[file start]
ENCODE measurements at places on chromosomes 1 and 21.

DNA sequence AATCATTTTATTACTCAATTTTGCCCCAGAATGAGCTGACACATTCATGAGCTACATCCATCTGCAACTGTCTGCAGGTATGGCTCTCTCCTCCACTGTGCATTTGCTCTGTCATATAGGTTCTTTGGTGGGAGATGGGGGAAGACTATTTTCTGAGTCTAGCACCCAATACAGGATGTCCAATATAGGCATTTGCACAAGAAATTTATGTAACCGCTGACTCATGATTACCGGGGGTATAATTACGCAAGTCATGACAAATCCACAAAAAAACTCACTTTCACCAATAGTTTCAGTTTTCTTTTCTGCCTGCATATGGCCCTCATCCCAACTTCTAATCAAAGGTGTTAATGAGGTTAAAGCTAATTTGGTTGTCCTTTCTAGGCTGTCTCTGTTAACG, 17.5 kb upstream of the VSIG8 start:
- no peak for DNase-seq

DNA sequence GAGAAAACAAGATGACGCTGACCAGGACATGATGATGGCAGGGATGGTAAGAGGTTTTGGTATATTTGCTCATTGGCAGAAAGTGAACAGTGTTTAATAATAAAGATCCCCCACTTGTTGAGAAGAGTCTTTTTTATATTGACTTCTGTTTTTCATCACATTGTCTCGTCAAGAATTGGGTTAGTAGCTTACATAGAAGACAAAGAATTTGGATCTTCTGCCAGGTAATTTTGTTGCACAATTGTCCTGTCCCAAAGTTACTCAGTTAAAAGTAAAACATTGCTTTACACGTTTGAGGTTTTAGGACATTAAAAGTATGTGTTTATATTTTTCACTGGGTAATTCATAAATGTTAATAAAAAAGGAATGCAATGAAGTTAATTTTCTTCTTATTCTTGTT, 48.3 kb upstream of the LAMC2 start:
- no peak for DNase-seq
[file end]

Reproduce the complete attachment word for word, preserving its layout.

ENCODE measurements at places on chromosomes 1 and 21.

DNA sequence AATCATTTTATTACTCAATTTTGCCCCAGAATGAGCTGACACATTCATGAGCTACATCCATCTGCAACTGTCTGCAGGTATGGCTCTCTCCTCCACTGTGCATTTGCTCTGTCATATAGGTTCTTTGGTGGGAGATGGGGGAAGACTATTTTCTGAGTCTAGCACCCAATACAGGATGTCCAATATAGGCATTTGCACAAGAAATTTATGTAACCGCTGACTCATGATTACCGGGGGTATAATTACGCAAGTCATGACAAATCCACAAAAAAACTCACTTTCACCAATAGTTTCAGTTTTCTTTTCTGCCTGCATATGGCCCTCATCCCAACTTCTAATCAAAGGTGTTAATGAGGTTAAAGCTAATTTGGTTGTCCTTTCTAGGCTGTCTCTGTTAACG, 17.5 kb upstream of the VSIG8 start:
- no peak for DNase-seq

DNA sequence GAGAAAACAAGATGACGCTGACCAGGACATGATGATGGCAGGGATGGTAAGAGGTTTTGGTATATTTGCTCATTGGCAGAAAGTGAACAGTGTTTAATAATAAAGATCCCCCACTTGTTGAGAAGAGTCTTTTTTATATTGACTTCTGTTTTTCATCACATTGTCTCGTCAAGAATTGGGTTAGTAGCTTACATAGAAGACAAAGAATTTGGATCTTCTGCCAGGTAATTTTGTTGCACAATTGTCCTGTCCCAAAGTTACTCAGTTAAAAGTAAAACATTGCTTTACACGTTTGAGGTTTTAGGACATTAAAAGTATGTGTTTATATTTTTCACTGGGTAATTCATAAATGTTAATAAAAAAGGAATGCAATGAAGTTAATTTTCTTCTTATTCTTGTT, 48.3 kb upstream of the LAMC2 start:
- no peak for DNase-seq